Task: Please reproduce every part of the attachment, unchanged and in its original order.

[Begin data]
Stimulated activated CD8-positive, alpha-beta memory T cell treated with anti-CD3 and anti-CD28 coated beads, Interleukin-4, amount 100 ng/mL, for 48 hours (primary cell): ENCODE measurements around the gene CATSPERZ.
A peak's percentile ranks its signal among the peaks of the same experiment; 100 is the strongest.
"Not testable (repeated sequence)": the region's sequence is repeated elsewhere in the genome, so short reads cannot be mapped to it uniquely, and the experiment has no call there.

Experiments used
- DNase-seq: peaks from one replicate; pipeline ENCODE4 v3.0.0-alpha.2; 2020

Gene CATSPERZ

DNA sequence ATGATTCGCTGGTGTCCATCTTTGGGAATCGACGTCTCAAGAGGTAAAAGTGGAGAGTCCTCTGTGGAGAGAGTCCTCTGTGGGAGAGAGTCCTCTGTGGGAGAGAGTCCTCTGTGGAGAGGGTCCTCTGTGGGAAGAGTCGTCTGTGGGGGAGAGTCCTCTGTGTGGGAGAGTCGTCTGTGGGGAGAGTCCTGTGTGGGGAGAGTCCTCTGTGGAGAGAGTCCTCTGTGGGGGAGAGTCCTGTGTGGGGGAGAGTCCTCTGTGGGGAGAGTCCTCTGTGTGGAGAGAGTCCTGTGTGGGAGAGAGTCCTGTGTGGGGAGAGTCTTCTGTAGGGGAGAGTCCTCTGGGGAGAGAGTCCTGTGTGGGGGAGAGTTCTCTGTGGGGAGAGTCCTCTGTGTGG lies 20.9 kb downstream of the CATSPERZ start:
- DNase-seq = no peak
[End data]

Stimulated activated CD8-positive, alpha-beta memory T cell treated with anti-CD3 and anti-CD28 coated beads, Interleukin-4, amount 100 ng/mL, for 48 hours (primary cell): ENCODE measurements around the gene CATSPERZ.
A peak's percentile ranks its signal among the peaks of the same experiment; 100 is the strongest.
"Not testable (repeated sequence)": the region's sequence is repeated elsewhere in the genome, so short reads cannot be mapped to it uniquely, and the experiment has no call there.

Experiments used
- DNase-seq: peaks from one replicate; pipeline ENCODE4 v3.0.0-alpha.2; 2020

Gene CATSPERZ

DNA sequence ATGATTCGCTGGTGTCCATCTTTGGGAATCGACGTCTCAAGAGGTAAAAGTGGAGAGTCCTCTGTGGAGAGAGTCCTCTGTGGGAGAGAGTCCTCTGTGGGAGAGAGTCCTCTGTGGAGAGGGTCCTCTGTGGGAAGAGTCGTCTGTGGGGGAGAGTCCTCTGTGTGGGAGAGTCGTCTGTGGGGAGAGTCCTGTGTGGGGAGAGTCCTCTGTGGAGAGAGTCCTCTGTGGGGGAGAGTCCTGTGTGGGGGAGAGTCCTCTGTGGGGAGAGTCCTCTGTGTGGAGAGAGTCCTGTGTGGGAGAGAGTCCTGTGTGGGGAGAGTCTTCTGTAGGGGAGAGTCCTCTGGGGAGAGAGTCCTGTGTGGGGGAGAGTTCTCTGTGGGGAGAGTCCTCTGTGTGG lies 20.9 kb downstream of the CATSPERZ start:
- DNase-seq = no peak